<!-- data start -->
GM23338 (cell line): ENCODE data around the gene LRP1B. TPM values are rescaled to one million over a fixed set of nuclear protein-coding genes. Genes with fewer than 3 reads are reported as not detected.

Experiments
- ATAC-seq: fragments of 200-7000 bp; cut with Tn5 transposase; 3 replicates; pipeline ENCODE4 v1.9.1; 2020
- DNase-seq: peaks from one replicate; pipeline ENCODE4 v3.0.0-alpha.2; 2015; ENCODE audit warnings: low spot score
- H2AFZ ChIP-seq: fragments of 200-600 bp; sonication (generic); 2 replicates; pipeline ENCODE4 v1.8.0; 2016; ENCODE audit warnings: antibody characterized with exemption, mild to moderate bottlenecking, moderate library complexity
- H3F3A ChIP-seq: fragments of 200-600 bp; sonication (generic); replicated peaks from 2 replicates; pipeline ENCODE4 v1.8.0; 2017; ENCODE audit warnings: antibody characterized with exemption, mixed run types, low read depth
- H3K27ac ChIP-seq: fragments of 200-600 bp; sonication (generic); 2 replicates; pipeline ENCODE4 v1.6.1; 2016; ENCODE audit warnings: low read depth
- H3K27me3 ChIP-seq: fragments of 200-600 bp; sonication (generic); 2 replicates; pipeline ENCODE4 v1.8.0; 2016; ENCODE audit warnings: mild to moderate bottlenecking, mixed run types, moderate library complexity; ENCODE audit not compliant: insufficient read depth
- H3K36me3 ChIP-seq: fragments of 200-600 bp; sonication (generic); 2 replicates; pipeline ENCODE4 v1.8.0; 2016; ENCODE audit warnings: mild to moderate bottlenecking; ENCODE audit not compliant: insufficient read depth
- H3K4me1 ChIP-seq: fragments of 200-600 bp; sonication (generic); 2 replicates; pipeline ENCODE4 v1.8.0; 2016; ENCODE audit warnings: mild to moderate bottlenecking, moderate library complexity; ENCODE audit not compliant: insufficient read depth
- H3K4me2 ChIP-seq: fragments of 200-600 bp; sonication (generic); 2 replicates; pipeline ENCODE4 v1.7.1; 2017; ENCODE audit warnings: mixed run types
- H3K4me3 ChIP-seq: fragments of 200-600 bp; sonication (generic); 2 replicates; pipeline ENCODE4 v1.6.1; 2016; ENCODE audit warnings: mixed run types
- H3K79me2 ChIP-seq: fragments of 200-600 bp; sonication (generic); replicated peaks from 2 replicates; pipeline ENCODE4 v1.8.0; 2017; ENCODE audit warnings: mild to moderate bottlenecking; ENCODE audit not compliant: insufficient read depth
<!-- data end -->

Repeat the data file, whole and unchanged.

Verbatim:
GM23338 (cell line): ENCODE data around the gene LRP1B. TPM values are rescaled to one million over a fixed set of nuclear protein-coding genes. Genes with fewer than 3 reads are reported as not detected.

Experiments
- ATAC-seq: fragments of 200-7000 bp; cut with Tn5 transposase; 3 replicates; pipeline ENCODE4 v1.9.1; 2020
- DNase-seq: peaks from one replicate; pipeline ENCODE4 v3.0.0-alpha.2; 2015; ENCODE audit warnings: low spot score
- H2AFZ ChIP-seq: fragments of 200-600 bp; sonication (generic); 2 replicates; pipeline ENCODE4 v1.8.0; 2016; ENCODE audit warnings: antibody characterized with exemption, mild to moderate bottlenecking, moderate library complexity
- H3F3A ChIP-seq: fragments of 200-600 bp; sonication (generic); replicated peaks from 2 replicates; pipeline ENCODE4 v1.8.0; 2017; ENCODE audit warnings: antibody characterized with exemption, mixed run types, low read depth
- H3K27ac ChIP-seq: fragments of 200-600 bp; sonication (generic); 2 replicates; pipeline ENCODE4 v1.6.1; 2016; ENCODE audit warnings: low read depth
- H3K27me3 ChIP-seq: fragments of 200-600 bp; sonication (generic); 2 replicates; pipeline ENCODE4 v1.8.0; 2016; ENCODE audit warnings: mild to moderate bottlenecking, mixed run types, moderate library complexity; ENCODE audit not compliant: insufficient read depth
- H3K36me3 ChIP-seq: fragments of 200-600 bp; sonication (generic); 2 replicates; pipeline ENCODE4 v1.8.0; 2016; ENCODE audit warnings: mild to moderate bottlenecking; ENCODE audit not compliant: insufficient read depth
- H3K4me1 ChIP-seq: fragments of 200-600 bp; sonication (generic); 2 replicates; pipeline ENCODE4 v1.8.0; 2016; ENCODE audit warnings: mild to moderate bottlenecking, moderate library complexity; ENCODE audit not compliant: insufficient read depth
- H3K4me2 ChIP-seq: fragments of 200-600 bp; sonication (generic); 2 replicates; pipeline ENCODE4 v1.7.1; 2017; ENCODE audit warnings: mixed run types
- H3K4me3 ChIP-seq: fragments of 200-600 bp; sonication (generic); 2 replicates; pipeline ENCODE4 v1.6.1; 2016; ENCODE audit warnings: mixed run types
- H3K79me2 ChIP-seq: fragments of 200-600 bp; sonication (generic); replicated peaks from 2 replicates; pipeline ENCODE4 v1.8.0; 2017; ENCODE audit warnings: mild to moderate bottlenecking; ENCODE audit not compliant: insufficient read depth